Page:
Workshop facilitated by Brandon Muramatsu and Jeff Merriman
Live blogging: 1:30PM
Jeff started by defining interoperability as ” … the ability of two or more systems or components to exchange information and to use the information that has been exchanged”. However, their preferred definition is ” a measure of the ease of integration between two systems or software components to achieve a functional goal”.
Brandon and Jeff argue that interoperability is not just about passing information. A highly interoperable integration is one that can allows the user to do the things that are aimed to be achieved.
There are many applications and many OERs. Multiple repositories and VLEs. The aim is to define an integration goal, one-to-many and many-to-many , particularly for non-technical people.
The India Institute for Human Settlement is a new MIT initiative in India and is thinking of ways to be able to change easily and cheaper to better and most up-to-date technological alternatives in the future, as the project progresses.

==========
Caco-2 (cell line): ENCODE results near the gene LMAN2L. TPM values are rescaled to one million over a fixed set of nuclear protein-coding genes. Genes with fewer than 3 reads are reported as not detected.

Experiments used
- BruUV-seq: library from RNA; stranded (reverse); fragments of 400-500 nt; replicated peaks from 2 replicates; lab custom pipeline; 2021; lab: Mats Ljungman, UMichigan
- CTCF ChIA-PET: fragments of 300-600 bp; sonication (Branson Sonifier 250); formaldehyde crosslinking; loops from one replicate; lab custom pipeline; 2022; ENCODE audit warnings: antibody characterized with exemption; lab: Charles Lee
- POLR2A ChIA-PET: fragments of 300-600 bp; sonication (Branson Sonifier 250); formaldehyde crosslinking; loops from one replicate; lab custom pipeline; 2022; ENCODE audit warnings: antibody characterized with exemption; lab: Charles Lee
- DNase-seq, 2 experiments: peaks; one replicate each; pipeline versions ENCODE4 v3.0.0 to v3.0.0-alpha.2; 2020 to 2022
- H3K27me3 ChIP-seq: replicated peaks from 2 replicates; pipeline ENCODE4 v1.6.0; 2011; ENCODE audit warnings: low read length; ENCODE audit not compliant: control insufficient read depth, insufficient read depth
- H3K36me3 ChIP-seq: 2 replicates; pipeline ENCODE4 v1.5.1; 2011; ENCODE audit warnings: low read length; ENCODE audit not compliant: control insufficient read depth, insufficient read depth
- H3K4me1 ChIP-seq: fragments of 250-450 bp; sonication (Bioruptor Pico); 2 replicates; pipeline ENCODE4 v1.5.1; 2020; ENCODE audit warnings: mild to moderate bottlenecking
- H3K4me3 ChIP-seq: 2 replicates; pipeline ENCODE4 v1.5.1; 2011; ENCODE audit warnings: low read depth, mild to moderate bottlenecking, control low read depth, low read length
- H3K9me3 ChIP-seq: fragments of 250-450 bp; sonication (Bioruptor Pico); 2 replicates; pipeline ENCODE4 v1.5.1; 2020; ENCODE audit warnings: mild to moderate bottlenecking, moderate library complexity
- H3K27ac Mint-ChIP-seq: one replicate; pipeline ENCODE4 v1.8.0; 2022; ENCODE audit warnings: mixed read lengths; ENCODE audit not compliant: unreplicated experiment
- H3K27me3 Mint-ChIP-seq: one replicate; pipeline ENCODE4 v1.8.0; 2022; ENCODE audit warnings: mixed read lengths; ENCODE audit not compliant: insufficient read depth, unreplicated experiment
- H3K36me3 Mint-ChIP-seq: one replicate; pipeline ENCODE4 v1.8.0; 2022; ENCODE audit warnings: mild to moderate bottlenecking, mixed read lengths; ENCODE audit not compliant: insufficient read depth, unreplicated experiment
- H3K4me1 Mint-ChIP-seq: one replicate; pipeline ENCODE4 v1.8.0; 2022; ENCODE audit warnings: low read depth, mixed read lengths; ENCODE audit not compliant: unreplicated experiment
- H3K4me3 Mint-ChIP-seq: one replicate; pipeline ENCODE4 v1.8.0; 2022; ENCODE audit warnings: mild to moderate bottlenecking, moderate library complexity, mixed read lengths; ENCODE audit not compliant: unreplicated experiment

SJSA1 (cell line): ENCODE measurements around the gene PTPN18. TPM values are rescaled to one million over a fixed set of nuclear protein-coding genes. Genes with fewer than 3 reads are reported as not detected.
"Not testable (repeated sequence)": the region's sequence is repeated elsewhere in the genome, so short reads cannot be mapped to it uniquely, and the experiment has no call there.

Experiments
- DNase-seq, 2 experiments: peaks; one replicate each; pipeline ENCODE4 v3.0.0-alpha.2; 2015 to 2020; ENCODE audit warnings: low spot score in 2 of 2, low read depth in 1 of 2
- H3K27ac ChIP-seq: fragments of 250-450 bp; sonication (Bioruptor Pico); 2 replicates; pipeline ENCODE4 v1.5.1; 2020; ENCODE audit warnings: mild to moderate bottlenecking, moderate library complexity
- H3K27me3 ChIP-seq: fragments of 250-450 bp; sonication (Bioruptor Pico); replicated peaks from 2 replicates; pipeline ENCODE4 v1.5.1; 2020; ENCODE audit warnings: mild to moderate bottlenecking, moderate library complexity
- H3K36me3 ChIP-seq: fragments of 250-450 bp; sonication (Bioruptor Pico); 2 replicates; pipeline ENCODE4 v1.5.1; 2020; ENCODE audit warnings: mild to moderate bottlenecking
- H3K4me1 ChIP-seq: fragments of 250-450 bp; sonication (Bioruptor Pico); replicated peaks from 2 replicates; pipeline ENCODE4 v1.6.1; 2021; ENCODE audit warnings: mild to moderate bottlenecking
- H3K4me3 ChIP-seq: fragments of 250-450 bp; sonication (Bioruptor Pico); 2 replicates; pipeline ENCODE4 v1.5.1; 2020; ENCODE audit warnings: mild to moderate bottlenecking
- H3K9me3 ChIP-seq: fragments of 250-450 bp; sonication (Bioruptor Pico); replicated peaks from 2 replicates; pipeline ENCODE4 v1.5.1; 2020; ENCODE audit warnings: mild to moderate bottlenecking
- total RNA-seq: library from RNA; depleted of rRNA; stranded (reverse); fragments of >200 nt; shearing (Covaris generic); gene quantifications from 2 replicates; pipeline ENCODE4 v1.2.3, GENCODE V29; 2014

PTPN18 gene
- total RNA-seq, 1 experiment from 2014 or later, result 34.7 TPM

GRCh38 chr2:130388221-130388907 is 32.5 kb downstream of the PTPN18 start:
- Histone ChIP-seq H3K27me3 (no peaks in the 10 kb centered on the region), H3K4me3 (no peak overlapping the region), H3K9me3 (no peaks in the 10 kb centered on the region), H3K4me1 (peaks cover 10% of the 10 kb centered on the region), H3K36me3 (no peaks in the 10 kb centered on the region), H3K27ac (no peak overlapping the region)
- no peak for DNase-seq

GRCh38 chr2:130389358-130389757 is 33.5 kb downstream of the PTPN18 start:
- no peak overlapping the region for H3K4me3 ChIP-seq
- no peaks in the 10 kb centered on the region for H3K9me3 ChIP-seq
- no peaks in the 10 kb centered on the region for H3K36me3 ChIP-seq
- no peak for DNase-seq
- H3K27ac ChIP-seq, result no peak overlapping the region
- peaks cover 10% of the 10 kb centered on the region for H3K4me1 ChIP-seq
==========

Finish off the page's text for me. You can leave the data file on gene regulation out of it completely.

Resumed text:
Current tools that focus on interoperability of systems and/or resources:
The conversation moved into discussing what interoperability means – interoperability of systems or pedagogies? Both seemed to be important and needed. However, it is a difficult matter because each OER is produced for a specific context and audience and any reusability of such materials would have to contemplate a process of adaptation and localisation that can hardly be done by a technological tool without the time-consuming ‘human thinking’ component.
It was also brought to the discussion that OER is not only for teachers but also for learners, and interoperability should take the learners into consideration too. The discussion needs to be continued as at the moment many issues regarding interoperability of OER projects seem to remain a challenge to educationalists and technologists.